November 4th, 2002

movies, oscars

(no subject)

A few weeks ago I got the idea in my head that I wanted to watch the movie Broadcast News. I'm not clear on why I got the urge, because it's hardly one of my favorite movies, but I happened to mention it to my friend Lori (a.k.a. tivogoddess), who mentioned in turn that she happened to own Broadcast News on DVD. Which gave us a perfect excuse to get together for one of our all too infrequent movie nights.

This was the first time I'd seen Broadcast News in at least eleven years. It may have been longer than that since I last saw it; all I know is that hadn't seen it since moving to Washington in 1992. In fact, I had forgotten it took place in Washington.

The most startling thing about returning to Broadcast News after all these years is realizing that Aaron, the character played by Albert Brooks, is the least likable character in the movie. Back in the day, I always felt a certain affinity with Aaron; I could relate to his frustration over his unrequited romantic feelings toward Jane. And that much, at least, hasn't changed. His comment to Jane -- "I would give anything if you were two people, so that I could call up the one who's my friend and tell her about the one that I like so much! -- still hits home, as it's a feeling I've had on more than one occasion. But aside from that, Aaron is kind of a jerk: taking every opportunity to belittle Tom, even after Tom worked with Aaron to prepare for his anchoring assignment; deliberately sabotaging Jane and Tom's relationship; teaching his son to call Tom "the Big Joke."

This time around I found Tom to be the more appealing character. The crucial difference between Tom and Aaron, and the thing that makes the former more appealing than the latter, is that while both men are keenly aware of their shortcomings, Tom doesn't allow himself to obsess over them. And Tom is a nice guy. He's straight-forward, honest, and friendly, he likes everyone, and he doesn't hold a grudge. The last scene is telling: despite their rancorous breakup at the airport, Tom is obviously still on good terms with Jane, and respects her enough to ask her to be his managing editor; and he appears genuinely pleased to see Aaron at the conference. (Aaron, on the other hand, obviously still holds a grudge against Tom, as evidenced by scornful reaction to Tom's offer to help him if he ever wants to change jobs. Jerk.)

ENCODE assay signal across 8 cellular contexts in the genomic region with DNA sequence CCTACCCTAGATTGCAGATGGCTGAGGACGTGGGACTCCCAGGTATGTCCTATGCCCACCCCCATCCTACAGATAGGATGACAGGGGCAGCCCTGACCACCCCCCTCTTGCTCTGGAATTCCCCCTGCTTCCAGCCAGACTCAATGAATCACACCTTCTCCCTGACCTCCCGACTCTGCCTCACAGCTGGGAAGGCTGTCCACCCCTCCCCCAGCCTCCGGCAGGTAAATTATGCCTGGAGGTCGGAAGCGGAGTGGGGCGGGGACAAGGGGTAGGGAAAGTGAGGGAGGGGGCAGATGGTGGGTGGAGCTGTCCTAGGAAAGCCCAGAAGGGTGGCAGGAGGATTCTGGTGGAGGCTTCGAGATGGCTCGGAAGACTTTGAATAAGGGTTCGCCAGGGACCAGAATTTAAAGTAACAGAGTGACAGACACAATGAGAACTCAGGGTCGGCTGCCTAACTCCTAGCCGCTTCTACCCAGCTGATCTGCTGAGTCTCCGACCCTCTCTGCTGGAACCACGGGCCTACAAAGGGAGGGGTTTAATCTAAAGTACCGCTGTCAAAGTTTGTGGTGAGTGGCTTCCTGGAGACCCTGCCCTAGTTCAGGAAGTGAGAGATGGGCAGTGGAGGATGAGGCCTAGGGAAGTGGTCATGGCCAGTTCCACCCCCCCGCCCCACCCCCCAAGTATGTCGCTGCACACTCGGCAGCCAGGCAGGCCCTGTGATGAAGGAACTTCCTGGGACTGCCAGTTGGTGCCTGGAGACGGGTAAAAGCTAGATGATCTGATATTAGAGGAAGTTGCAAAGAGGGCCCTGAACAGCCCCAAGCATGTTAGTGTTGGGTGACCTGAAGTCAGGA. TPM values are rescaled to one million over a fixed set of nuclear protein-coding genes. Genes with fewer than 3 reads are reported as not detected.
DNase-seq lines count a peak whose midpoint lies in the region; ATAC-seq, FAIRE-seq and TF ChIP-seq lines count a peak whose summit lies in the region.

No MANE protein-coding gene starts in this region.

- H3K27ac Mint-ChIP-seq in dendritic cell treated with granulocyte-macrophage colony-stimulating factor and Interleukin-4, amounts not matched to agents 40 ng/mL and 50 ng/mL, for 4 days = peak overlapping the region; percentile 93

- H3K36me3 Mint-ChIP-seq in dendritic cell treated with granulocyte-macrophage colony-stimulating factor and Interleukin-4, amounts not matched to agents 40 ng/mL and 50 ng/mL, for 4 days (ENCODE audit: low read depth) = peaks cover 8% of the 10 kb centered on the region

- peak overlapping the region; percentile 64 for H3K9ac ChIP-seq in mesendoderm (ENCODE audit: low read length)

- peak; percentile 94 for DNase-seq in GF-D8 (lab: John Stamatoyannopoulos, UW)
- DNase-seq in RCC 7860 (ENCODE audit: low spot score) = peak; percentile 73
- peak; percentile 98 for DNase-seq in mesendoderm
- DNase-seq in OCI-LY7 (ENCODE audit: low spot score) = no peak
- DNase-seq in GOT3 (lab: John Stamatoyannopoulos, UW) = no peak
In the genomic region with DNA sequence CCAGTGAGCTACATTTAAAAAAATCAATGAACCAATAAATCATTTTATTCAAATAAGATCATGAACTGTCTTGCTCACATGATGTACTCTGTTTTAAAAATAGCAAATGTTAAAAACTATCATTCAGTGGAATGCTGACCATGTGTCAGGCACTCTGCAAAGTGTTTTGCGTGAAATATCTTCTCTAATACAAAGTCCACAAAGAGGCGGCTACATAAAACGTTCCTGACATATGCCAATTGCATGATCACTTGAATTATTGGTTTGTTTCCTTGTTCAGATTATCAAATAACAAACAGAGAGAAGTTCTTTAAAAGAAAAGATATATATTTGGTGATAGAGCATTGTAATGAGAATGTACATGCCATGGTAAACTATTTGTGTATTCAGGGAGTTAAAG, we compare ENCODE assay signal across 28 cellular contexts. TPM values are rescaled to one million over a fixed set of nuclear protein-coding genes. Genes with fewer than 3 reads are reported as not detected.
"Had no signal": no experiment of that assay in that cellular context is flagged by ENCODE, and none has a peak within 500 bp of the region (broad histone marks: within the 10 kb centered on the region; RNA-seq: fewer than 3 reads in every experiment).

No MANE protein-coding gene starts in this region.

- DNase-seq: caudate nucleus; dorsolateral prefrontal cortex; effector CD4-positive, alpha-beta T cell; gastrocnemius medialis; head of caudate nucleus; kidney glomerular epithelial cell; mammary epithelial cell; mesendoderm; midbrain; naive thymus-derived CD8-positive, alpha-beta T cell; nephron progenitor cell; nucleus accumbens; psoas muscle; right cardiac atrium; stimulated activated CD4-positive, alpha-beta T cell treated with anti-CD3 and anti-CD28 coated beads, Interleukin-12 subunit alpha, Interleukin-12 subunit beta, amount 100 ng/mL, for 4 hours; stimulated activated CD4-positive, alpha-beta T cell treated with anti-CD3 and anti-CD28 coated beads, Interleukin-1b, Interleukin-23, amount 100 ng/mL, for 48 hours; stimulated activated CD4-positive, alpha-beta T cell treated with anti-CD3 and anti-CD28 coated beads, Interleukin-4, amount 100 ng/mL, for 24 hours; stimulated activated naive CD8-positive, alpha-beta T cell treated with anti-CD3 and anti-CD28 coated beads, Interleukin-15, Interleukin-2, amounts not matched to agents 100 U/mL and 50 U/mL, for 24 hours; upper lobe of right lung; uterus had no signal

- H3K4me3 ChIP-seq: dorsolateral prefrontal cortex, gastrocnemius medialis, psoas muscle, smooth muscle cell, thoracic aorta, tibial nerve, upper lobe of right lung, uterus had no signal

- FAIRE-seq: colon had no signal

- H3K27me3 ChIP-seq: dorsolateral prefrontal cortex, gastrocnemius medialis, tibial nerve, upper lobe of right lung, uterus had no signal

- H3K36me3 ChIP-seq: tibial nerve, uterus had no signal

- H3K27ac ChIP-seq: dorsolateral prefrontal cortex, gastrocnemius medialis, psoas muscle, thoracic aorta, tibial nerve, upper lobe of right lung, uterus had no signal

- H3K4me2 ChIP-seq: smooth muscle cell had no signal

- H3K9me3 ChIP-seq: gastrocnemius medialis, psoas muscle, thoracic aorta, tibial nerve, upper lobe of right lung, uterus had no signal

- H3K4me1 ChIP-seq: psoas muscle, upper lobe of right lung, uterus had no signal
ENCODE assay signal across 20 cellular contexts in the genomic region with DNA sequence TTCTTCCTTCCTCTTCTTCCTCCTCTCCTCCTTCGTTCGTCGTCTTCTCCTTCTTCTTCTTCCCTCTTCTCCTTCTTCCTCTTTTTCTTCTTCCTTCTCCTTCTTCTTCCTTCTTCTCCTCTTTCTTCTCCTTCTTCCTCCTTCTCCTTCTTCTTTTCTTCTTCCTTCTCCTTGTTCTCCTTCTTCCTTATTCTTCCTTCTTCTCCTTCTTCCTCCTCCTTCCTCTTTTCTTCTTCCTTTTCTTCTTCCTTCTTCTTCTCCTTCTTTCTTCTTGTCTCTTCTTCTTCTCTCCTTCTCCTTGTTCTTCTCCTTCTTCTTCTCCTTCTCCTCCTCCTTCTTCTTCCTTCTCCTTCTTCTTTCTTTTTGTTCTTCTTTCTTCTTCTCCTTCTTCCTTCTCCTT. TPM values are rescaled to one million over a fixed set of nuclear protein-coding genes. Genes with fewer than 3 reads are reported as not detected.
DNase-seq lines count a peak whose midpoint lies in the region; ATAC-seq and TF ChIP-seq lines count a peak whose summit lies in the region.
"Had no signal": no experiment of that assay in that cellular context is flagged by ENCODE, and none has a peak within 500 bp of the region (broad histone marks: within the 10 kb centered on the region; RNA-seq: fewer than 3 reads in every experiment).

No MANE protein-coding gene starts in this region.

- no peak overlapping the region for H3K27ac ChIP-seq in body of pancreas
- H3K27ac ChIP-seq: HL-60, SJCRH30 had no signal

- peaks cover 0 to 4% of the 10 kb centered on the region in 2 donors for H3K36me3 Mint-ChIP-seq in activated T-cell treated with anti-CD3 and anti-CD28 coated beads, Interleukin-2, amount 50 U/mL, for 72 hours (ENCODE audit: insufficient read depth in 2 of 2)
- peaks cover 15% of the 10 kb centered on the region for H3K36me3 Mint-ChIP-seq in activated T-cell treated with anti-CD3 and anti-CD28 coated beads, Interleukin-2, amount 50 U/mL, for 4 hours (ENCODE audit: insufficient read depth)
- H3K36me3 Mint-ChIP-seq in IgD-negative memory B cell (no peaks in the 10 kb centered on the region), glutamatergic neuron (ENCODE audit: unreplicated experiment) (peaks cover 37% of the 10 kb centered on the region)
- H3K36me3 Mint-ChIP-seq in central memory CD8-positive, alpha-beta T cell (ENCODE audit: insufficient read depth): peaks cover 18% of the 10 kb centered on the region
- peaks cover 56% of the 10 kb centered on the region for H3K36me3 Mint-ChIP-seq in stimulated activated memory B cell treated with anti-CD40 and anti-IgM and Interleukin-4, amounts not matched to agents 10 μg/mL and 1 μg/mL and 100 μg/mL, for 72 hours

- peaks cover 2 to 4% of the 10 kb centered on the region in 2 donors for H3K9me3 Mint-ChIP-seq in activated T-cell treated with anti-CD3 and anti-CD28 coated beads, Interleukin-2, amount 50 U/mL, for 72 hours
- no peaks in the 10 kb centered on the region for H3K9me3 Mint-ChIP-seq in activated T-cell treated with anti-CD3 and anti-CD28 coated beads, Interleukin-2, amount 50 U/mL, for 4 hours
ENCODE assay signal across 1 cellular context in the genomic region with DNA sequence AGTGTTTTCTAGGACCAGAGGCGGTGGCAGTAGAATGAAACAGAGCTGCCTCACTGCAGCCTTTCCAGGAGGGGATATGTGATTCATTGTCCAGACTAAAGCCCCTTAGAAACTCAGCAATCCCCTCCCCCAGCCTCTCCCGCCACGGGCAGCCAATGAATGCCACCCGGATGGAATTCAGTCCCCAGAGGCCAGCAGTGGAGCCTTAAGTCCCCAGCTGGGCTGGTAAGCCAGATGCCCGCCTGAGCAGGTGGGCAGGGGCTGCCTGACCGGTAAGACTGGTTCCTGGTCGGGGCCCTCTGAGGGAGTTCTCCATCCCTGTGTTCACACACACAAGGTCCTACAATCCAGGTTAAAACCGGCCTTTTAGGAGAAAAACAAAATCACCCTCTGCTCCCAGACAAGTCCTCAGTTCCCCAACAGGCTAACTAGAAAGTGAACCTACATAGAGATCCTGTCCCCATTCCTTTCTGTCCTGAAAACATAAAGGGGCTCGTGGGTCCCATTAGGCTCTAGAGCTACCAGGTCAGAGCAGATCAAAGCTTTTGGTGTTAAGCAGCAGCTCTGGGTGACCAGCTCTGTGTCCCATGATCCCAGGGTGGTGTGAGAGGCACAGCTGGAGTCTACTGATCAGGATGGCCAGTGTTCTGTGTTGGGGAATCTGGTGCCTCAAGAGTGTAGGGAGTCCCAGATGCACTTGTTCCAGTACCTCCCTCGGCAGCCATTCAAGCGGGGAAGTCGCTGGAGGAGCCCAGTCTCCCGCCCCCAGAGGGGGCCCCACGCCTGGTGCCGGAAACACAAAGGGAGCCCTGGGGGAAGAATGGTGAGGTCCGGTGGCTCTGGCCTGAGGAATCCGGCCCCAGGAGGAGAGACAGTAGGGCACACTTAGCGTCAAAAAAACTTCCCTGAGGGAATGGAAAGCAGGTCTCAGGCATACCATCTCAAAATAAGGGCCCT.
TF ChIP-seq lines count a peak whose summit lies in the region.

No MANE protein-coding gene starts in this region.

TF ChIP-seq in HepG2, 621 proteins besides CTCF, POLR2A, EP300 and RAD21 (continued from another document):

I remain ambivalent toward Jane. I never saw her as a particularly sympathetic character, and I still don't. I understand her better now, I think, but I don't like her any better. I still think she over-reacted to the "Tom's tears" incident. There was no harm in what Tom did, and even if it was taped after the rest of the interview, it was still an honest reaction on Tom's part. I don't see it as a big deal.

Jane was right about the television news industry though. It's certainly much worse now than it was in 1987. But I think she might be surprised by how much worse it is. Not only is there more of the kind of fluffy, image-driven "news" stories like the domino-toppling film she cited at the beginning of the movie, the hard news that does make it to air is amazingly shallow. And I think she'd be appalled by shows like The O'Reilly Factor. One would hope she's appalled by shows like that anyway.

In the end, though, Broadcast News redeems itself by featuring one of the all-time great movie quotes, one without which my conversations would be much poorer: "I'll meet you at that place by the thing we went that one time." To which Jane replies, "OK." That's the kind of friendship I aspire to. I come closest to that kind of relationship with the aforementioned Lori. I don't know that we're necessarily at the "place by the thing" level, but a few weeks ago I made reference to "that one really good episode of The Love Boat and she knew I was talking about the one with Scott Baio and Kristy McNichol. I'd call that close enough.
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community, tv

(no subject)

rustydog just posted a link to an online "save Firefly" campaign. The organizers encourage people to print out one of a variety of prepared postcards and mail them to Fox in support of Firefly, which has failed to pull in high ratings. I'm sympathetic to the cause -- I really like Firefly and I'd love to see the show remain on the air -- but I think the postcard campaign is a bad idea.

I've worked for two different Senators, and I've worked as a consultant for several members of the House of Representatives. And I've learned from that experience that preprinted postcards are about the worst possible thing you can send to get your point across. Every member of Congress gets thousands of postcards a year, and they're largely ignored. They get thrown into a big basket, and every so often some junior staffer will be assigned to go through and count them before throwing them away.

Actual letters in actual envelopes are far better, because someone has to actually do something to find out what a letter is about. With a postcard, once you've read the first one, all the subsequent ones can be effectively ignored, since they're obviously all the same. But with a letter, especially a letter with a typed address, has to be opened and read. That makes an impression.

(The only thing less effective than a pre-printed postcard is an online petition. FYI.)

So here's what you should do if you want to urge Fox to not cancel Firefly. Go to the aforementioned Firefly Immediate Assistance site. Copy down the address of Fox Television, and download one of the postcards. Then take the postcard and retype the text in the word processor of your choice. Print out the letter, and an envelope addressed to Fox. Mail the letter, and throw away the postcard. Trust me, it will be much more effective.
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